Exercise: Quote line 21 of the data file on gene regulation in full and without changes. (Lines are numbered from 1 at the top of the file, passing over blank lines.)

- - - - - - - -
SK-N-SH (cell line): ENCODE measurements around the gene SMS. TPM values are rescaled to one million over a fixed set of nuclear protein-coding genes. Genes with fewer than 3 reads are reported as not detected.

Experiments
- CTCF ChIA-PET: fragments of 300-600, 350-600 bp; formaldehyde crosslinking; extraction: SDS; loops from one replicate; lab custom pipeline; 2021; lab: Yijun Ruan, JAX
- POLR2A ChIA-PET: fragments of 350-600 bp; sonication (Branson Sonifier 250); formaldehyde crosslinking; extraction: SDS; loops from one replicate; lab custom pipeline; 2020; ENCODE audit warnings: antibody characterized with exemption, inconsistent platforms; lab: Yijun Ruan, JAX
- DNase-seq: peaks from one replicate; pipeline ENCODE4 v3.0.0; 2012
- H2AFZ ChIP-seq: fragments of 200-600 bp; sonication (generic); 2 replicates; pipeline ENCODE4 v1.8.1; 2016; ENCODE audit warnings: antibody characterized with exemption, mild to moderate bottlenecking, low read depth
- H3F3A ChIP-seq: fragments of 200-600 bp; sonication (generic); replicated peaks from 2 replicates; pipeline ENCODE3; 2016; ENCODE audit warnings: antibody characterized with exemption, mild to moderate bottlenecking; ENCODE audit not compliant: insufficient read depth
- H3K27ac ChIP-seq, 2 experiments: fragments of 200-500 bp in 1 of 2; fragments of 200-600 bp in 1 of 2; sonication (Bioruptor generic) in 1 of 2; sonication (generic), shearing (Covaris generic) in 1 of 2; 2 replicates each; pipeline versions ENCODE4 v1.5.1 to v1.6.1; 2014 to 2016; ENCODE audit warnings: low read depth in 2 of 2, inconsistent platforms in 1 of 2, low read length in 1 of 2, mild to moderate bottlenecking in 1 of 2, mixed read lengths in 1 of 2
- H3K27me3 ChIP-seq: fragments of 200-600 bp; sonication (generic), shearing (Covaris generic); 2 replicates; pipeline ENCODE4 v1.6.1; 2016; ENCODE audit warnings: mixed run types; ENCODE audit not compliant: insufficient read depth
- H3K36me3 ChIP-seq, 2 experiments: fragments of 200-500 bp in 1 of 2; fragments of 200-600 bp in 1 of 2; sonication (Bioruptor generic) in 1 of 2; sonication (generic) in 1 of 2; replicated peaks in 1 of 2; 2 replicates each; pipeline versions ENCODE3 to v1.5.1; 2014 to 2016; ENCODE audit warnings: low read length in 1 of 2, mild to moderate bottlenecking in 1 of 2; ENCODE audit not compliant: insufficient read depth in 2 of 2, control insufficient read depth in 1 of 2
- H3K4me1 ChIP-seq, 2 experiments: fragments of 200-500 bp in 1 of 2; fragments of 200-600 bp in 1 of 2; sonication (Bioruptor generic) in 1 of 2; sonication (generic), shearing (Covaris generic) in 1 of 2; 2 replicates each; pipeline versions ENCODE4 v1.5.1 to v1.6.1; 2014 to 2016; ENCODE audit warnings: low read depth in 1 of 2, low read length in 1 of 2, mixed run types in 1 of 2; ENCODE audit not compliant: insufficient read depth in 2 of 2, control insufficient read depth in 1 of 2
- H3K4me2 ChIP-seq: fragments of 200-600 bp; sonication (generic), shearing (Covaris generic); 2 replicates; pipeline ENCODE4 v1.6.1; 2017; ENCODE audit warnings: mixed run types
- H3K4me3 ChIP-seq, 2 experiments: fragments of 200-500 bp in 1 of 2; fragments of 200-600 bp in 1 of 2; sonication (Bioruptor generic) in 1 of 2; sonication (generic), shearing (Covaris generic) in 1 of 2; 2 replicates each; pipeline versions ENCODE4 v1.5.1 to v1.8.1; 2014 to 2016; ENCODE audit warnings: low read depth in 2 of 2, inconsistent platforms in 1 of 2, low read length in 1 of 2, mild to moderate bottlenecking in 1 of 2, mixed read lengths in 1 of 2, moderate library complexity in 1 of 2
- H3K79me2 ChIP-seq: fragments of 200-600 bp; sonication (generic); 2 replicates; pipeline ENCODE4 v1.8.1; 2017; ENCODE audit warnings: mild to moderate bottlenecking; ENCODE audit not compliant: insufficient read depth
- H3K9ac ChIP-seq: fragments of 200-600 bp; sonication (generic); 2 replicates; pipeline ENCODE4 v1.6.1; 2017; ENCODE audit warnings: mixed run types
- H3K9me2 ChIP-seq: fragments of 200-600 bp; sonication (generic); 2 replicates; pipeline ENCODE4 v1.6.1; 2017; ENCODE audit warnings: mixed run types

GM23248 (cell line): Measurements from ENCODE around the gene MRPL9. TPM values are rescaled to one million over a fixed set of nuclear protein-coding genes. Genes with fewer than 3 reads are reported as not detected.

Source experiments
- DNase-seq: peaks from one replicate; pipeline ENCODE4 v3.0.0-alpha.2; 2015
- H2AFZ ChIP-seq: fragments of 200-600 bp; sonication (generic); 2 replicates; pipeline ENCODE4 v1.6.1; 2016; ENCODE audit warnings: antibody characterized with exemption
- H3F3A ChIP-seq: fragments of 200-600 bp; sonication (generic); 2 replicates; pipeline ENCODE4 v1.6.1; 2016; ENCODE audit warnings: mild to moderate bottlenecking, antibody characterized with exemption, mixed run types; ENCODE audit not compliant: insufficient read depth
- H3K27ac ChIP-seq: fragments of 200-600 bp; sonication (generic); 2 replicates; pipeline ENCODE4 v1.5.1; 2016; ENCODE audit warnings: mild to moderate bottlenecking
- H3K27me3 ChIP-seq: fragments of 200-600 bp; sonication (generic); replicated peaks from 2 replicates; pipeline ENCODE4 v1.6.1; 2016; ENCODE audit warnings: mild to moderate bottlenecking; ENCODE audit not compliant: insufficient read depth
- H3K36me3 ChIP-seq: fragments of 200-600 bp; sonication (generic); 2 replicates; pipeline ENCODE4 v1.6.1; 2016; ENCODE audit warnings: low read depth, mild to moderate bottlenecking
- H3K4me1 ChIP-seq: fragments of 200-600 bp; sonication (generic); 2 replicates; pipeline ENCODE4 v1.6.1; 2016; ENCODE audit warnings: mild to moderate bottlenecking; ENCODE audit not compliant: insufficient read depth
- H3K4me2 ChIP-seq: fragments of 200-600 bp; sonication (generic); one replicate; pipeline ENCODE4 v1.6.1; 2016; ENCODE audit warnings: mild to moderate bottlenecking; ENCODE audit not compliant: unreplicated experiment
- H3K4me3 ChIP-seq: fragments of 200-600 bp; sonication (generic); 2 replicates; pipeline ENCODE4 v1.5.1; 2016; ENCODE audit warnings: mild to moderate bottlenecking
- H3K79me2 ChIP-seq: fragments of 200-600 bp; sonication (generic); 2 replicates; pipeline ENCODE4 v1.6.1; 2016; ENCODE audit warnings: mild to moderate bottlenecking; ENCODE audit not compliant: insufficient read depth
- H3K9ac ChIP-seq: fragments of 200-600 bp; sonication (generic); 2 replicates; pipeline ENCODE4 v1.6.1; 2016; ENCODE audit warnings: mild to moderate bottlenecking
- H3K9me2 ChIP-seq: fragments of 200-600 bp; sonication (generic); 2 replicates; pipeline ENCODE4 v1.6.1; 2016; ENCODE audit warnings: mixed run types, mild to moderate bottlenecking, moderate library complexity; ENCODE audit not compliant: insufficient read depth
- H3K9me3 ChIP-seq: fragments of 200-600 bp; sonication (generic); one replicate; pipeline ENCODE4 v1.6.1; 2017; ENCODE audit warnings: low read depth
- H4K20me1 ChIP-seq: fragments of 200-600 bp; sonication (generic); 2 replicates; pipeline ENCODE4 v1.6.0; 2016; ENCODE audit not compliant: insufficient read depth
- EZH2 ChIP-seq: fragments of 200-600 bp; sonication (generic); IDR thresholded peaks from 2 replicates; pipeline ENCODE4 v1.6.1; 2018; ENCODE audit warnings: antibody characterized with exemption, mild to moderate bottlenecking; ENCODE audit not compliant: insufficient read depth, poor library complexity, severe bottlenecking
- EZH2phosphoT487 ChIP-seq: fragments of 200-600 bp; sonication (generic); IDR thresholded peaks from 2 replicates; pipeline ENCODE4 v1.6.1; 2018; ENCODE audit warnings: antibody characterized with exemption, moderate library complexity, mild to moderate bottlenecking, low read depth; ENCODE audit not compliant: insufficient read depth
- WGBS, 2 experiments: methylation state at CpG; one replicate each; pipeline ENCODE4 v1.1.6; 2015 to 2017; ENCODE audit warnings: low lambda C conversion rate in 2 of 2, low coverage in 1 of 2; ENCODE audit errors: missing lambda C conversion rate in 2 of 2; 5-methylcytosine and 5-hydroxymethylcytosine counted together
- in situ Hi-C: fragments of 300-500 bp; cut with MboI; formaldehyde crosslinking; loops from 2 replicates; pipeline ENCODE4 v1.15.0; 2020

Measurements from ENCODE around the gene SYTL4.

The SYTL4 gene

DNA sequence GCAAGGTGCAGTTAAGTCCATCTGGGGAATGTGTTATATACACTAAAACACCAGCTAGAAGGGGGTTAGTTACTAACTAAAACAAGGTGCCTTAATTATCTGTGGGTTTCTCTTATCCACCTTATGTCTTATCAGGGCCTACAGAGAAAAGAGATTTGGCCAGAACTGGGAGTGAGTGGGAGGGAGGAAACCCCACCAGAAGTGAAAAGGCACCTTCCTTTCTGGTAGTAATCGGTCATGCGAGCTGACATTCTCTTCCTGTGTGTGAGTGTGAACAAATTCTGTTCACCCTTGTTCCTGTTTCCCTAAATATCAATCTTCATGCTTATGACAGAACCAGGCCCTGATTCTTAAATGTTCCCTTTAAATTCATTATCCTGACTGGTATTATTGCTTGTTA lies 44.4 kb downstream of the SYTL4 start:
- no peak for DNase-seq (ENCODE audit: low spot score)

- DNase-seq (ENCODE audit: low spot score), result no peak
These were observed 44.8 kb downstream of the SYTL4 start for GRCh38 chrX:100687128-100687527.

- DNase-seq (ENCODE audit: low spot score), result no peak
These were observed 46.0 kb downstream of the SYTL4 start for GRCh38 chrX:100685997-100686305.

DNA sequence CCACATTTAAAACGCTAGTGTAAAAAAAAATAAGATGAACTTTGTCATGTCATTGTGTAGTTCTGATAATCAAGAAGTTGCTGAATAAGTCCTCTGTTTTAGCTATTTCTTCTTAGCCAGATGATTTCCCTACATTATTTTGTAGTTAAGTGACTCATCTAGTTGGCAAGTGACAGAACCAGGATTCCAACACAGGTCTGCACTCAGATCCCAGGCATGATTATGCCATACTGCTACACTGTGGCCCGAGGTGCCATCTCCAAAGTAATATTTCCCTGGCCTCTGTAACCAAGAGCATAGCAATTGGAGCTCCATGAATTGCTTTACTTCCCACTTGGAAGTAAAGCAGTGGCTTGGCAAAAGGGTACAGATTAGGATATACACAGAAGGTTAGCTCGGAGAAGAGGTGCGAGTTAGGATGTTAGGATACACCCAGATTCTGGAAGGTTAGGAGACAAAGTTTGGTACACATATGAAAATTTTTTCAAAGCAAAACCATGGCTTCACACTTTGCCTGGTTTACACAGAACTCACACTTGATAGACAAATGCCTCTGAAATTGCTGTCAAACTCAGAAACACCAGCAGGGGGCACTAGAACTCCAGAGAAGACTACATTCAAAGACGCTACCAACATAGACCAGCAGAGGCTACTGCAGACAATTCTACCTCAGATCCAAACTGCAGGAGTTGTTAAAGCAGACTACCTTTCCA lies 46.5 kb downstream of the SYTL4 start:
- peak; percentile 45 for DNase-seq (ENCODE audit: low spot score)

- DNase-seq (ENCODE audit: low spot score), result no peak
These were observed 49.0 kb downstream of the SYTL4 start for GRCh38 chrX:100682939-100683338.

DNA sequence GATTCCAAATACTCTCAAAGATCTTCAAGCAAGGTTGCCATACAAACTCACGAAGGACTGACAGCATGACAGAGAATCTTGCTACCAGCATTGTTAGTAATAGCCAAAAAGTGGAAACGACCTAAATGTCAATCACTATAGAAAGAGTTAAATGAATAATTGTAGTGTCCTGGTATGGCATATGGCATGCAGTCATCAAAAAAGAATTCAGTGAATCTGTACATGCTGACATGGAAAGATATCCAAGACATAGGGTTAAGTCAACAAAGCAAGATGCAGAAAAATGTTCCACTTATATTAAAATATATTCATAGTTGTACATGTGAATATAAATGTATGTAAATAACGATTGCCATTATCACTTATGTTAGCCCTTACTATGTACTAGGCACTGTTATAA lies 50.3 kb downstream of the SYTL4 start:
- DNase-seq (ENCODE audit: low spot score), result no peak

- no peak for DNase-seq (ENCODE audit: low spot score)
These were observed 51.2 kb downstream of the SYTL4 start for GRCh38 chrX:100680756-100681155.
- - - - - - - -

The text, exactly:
- H3F3A ChIP-seq: fragments of 200-600 bp; sonication (generic); 2 replicates; pipeline ENCODE4 v1.6.1; 2016; ENCODE audit warnings: mild to moderate bottlenecking, antibody characterized with exemption, mixed run types; ENCODE audit not compliant: insufficient read depth